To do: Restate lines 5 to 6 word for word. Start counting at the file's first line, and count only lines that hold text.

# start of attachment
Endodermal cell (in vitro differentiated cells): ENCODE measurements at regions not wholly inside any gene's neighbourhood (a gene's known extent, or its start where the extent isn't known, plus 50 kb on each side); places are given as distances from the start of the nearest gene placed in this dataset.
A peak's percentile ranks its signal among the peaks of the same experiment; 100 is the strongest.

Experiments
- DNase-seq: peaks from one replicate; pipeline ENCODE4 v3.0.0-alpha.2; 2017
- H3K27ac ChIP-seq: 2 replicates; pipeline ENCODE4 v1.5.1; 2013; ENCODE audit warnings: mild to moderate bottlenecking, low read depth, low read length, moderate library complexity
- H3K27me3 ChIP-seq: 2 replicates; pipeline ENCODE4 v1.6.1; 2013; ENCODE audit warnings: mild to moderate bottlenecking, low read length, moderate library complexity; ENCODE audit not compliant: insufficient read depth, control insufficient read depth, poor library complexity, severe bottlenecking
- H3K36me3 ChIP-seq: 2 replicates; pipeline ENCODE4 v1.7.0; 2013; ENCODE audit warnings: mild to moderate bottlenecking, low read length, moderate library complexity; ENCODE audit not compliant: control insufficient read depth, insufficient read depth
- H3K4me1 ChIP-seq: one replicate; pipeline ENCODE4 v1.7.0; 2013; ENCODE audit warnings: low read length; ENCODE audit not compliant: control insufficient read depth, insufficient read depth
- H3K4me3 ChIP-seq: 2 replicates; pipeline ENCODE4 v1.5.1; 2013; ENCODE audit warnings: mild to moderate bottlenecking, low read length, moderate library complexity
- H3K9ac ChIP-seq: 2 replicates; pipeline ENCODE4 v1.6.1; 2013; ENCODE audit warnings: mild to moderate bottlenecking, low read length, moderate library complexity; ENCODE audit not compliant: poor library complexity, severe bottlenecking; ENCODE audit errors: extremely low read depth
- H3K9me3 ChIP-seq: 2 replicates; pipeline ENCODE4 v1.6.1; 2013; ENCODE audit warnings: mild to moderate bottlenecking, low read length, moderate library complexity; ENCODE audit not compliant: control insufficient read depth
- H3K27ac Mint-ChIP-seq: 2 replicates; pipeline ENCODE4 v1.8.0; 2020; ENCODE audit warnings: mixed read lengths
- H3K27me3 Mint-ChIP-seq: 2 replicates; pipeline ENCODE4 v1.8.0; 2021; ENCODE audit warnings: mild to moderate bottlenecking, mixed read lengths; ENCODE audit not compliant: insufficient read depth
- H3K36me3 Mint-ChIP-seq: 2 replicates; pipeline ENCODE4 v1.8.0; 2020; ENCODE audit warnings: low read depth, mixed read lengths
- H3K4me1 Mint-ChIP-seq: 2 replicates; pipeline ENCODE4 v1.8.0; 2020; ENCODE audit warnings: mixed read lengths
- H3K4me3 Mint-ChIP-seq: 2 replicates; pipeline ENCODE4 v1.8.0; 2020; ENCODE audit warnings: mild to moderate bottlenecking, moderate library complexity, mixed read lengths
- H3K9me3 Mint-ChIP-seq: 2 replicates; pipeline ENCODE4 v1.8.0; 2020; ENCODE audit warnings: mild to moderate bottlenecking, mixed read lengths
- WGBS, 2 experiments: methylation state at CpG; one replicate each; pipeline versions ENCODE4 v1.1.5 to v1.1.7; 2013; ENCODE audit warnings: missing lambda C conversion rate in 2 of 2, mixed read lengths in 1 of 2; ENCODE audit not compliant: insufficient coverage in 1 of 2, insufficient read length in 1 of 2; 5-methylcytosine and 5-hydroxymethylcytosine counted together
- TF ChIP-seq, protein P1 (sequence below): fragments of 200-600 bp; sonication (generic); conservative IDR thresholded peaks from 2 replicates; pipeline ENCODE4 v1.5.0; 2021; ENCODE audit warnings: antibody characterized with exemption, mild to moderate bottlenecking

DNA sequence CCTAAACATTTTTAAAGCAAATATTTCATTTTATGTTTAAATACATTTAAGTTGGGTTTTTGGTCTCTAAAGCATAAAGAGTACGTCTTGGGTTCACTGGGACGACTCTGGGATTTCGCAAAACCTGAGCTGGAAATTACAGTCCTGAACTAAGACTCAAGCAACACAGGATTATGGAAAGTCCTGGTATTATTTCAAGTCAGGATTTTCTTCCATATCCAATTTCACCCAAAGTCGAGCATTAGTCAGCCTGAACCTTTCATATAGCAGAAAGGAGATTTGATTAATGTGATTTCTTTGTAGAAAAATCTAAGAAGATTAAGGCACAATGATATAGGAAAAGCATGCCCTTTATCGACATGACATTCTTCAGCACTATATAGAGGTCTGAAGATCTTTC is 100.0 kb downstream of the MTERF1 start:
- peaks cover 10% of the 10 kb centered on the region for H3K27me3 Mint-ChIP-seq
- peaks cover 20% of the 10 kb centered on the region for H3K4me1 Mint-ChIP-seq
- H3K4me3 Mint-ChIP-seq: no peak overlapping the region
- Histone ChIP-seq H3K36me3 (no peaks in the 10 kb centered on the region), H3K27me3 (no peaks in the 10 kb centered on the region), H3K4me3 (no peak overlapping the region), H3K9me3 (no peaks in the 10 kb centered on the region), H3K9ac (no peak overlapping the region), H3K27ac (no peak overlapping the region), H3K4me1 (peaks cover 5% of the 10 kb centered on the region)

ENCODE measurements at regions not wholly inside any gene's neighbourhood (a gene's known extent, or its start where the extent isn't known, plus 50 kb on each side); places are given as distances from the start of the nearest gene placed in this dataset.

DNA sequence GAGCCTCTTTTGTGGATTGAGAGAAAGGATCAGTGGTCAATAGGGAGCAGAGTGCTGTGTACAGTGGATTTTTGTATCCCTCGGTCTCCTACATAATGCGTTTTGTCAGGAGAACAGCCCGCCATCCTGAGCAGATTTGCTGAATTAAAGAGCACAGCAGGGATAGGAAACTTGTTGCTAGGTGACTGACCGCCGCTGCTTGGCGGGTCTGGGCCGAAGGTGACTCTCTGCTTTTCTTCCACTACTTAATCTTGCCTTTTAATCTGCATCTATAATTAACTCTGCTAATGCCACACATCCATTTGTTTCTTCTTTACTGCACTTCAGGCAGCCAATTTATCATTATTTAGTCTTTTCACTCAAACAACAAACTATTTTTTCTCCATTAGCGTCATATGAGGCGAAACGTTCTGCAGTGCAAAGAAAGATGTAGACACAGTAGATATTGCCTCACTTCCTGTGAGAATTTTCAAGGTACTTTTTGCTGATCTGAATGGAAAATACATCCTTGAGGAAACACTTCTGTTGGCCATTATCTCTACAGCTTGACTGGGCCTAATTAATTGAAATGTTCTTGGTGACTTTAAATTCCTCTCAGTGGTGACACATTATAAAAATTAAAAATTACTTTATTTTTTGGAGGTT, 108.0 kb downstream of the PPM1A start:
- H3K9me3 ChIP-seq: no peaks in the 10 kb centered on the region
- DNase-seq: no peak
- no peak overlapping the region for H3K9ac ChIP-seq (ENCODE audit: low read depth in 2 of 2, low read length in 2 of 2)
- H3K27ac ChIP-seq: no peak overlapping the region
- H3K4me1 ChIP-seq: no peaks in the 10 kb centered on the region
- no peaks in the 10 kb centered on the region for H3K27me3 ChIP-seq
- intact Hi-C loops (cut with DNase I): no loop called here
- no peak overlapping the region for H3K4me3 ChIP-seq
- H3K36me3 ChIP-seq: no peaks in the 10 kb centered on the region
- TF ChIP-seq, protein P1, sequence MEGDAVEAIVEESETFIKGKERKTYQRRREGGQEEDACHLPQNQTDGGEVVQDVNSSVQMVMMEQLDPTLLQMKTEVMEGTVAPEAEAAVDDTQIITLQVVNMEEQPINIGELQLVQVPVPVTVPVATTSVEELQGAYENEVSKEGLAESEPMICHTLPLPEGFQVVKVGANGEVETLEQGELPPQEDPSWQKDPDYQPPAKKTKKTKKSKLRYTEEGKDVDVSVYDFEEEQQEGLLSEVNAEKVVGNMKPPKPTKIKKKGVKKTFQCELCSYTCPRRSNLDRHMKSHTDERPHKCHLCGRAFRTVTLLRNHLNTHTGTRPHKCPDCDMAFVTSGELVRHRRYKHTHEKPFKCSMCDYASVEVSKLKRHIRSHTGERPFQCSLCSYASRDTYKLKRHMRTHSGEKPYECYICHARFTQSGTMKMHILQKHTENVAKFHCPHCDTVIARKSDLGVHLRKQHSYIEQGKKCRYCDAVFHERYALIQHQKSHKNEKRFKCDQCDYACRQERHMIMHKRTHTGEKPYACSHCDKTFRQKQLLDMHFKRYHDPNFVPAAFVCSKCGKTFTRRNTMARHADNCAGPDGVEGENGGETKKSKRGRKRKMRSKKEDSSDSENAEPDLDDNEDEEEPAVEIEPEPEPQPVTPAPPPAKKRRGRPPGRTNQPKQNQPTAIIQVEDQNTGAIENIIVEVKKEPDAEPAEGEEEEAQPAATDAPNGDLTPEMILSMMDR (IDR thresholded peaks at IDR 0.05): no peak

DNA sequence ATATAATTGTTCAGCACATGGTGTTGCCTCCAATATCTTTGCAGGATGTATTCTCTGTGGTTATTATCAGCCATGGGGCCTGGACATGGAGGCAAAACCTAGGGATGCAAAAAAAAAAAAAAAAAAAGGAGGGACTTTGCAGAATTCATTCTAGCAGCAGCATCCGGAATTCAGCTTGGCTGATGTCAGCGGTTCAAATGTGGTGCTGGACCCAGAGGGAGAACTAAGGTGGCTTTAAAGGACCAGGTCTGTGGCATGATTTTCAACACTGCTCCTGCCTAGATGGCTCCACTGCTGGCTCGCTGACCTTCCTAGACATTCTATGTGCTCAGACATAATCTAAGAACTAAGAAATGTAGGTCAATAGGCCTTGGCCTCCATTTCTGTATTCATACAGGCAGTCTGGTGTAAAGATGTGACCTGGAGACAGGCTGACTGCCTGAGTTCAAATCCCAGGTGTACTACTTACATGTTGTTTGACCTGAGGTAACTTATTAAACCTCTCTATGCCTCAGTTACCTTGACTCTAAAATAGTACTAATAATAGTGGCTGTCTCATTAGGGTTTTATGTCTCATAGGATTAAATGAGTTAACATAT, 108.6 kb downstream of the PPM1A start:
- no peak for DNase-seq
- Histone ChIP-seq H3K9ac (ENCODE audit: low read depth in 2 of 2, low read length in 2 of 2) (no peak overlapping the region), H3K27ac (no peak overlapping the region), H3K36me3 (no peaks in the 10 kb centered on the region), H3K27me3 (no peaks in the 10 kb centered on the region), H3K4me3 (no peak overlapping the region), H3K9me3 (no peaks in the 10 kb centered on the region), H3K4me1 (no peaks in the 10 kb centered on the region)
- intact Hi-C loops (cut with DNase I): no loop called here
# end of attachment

- H3K27ac ChIP-seq: 2 replicates; pipeline ENCODE4 v1.5.1; 2013; ENCODE audit warnings: mild to moderate bottlenecking, low read depth, low read length, moderate library complexity
- H3K27me3 ChIP-seq: 2 replicates; pipeline ENCODE4 v1.6.1; 2013; ENCODE audit warnings: mild to moderate bottlenecking, low read length, moderate library complexity; ENCODE audit not compliant: insufficient read depth, control insufficient read depth, poor library complexity, severe bottlenecking